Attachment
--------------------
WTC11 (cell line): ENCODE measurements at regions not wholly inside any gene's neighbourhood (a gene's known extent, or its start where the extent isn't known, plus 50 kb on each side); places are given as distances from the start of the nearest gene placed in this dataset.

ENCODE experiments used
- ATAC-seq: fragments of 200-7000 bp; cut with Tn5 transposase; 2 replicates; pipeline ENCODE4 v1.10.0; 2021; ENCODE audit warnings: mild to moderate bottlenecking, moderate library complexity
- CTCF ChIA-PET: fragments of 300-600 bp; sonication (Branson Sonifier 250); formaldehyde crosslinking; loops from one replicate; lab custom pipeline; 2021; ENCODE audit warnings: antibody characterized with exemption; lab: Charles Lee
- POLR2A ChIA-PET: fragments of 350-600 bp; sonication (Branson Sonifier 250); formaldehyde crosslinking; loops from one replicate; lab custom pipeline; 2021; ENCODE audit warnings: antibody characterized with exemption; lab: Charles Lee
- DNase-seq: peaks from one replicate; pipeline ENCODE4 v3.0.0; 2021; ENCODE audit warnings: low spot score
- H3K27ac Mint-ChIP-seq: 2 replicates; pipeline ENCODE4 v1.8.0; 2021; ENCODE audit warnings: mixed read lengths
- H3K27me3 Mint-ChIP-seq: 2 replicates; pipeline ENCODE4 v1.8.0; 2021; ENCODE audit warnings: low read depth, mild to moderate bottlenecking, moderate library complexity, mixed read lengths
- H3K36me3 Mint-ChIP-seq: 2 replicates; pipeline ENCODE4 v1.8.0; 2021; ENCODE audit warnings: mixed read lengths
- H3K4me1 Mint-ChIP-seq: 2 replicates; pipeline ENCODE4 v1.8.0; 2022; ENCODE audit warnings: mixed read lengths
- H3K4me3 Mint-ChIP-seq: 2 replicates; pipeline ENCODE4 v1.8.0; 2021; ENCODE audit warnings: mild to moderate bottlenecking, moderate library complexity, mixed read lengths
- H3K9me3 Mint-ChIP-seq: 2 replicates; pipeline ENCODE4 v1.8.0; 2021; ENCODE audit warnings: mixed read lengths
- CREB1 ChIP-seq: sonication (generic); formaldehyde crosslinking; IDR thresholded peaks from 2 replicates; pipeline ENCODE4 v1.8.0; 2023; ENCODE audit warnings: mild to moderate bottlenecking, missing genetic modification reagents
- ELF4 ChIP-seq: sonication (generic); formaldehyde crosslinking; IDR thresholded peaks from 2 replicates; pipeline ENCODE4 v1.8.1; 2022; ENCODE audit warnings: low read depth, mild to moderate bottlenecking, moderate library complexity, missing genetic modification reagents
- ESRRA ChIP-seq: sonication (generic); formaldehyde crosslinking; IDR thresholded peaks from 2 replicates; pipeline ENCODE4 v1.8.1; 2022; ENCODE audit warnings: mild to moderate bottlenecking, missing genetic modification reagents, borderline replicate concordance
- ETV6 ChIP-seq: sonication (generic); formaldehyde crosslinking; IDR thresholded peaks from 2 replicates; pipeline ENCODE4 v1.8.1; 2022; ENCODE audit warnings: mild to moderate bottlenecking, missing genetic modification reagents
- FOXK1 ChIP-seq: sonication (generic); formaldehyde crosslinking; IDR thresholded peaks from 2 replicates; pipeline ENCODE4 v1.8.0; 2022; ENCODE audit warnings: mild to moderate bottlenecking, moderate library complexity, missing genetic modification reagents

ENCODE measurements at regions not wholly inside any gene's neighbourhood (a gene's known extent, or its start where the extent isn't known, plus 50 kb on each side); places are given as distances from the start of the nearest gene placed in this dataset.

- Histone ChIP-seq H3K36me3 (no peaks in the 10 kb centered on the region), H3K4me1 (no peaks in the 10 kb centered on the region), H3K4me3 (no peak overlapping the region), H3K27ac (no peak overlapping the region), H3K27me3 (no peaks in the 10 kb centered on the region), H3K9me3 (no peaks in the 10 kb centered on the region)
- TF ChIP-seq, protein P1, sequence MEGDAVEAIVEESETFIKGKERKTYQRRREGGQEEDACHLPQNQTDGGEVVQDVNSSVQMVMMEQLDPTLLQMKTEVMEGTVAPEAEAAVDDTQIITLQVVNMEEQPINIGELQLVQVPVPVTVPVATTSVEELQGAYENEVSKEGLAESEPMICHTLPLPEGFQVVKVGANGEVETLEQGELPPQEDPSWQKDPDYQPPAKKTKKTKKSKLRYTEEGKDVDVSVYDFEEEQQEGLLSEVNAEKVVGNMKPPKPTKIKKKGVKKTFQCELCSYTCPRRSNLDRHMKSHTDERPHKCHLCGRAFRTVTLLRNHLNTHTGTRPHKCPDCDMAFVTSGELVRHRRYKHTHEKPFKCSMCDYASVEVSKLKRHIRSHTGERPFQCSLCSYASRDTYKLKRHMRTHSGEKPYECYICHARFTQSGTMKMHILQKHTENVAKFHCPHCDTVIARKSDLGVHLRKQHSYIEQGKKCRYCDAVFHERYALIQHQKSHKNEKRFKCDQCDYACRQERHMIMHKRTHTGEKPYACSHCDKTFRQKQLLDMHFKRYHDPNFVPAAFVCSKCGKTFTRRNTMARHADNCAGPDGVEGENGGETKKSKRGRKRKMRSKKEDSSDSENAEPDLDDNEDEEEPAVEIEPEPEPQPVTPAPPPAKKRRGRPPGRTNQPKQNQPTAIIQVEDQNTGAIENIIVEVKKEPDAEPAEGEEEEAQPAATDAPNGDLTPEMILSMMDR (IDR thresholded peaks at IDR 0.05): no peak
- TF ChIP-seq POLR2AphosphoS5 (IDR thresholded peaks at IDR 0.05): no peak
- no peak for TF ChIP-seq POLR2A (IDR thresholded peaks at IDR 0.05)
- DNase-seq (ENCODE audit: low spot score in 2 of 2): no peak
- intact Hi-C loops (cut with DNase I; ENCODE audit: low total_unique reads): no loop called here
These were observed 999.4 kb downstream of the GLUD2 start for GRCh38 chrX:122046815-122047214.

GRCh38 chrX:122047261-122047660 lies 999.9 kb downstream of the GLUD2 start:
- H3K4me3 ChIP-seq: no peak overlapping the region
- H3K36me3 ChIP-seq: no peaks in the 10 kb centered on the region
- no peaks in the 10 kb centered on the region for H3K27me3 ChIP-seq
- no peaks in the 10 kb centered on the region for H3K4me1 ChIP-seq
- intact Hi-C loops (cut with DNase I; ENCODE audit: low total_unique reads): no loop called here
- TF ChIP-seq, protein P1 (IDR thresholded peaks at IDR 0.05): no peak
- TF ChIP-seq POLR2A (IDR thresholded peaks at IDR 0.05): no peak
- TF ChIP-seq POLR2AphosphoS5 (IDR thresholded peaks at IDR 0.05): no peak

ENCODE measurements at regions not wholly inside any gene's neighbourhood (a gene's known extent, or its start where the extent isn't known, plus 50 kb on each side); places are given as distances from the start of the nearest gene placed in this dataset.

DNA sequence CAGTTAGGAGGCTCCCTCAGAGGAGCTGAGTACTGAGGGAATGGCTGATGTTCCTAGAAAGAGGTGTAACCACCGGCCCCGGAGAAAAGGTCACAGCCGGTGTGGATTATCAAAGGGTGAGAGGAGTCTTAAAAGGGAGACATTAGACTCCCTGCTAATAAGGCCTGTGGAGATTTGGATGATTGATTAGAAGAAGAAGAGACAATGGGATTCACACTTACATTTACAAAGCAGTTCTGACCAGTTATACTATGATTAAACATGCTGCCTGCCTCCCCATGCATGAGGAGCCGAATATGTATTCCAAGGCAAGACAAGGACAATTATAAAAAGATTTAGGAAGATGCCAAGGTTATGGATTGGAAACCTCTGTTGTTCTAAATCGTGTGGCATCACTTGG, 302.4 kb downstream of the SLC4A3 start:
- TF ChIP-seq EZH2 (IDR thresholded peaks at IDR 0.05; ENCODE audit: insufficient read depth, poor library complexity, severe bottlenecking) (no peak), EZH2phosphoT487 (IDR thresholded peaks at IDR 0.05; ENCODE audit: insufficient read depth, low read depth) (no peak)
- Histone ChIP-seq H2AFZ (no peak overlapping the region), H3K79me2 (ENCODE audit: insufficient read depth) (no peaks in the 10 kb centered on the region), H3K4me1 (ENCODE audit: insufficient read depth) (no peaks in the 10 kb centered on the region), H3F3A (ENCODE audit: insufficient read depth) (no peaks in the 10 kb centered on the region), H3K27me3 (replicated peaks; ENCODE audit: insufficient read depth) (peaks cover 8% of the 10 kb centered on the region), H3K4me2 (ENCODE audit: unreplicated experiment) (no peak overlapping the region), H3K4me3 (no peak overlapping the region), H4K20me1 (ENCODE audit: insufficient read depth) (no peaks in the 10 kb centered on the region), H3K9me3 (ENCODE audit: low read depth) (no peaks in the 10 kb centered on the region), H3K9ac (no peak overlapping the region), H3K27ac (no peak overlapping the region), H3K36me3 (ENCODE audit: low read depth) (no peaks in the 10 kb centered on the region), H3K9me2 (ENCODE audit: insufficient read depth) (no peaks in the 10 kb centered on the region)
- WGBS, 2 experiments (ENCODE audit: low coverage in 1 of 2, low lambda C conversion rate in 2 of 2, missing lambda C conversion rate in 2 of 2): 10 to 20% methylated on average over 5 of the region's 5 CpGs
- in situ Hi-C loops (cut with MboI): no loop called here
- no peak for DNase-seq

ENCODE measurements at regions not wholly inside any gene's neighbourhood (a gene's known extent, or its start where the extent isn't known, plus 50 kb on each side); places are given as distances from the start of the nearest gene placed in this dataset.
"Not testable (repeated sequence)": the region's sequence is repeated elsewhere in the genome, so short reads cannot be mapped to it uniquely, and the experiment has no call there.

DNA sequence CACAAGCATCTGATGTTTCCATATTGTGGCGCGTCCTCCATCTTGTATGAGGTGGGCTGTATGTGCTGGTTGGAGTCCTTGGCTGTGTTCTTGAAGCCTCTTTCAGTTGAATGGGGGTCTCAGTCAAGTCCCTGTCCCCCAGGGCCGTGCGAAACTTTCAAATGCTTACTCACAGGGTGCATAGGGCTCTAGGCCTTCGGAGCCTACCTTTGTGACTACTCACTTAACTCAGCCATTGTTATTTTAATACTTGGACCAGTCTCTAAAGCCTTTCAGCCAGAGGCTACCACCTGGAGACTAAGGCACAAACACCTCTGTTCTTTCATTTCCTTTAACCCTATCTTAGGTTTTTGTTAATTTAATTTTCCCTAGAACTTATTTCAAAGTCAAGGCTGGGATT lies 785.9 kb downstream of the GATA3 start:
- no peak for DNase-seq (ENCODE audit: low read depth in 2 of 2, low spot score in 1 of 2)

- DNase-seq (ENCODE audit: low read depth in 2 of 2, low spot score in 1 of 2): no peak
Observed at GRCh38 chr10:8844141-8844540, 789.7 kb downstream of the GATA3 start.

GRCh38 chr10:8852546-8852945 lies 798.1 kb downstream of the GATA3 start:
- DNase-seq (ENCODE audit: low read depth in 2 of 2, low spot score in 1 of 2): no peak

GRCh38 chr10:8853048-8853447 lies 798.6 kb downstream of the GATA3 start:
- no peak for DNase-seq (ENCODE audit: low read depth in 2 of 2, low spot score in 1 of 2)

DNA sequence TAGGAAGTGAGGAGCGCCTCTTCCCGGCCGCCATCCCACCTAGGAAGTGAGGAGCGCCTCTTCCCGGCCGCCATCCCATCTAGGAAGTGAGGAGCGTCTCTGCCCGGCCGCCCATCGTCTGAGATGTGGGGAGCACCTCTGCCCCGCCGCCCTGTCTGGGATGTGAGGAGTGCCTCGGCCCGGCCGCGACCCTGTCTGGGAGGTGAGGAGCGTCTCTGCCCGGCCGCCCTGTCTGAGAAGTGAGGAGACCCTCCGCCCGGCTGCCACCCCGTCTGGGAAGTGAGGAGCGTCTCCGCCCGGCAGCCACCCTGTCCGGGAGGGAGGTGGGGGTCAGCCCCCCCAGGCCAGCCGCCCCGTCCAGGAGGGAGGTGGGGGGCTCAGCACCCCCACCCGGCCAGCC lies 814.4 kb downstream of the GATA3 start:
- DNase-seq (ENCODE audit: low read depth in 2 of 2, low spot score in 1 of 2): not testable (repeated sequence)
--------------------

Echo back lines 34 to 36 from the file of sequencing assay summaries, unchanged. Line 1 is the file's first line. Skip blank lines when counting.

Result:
- TF ChIP-seq POLR2AphosphoS5 (IDR thresholded peaks at IDR 0.05): no peak

ENCODE measurements at regions not wholly inside any gene's neighbourhood (a gene's known extent, or its start where the extent isn't known, plus 50 kb on each side); places are given as distances from the start of the nearest gene placed in this dataset.

DNA sequence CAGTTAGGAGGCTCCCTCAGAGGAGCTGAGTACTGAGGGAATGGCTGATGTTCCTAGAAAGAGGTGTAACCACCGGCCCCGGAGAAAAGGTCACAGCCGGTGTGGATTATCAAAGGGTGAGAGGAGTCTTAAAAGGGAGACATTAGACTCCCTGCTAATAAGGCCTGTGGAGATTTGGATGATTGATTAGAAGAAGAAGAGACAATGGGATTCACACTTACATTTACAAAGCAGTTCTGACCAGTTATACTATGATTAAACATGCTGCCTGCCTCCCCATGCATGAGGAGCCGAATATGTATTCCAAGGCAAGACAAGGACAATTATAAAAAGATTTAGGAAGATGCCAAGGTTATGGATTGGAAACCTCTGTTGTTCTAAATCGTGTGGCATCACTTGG, 302.4 kb downstream of the SLC4A3 start: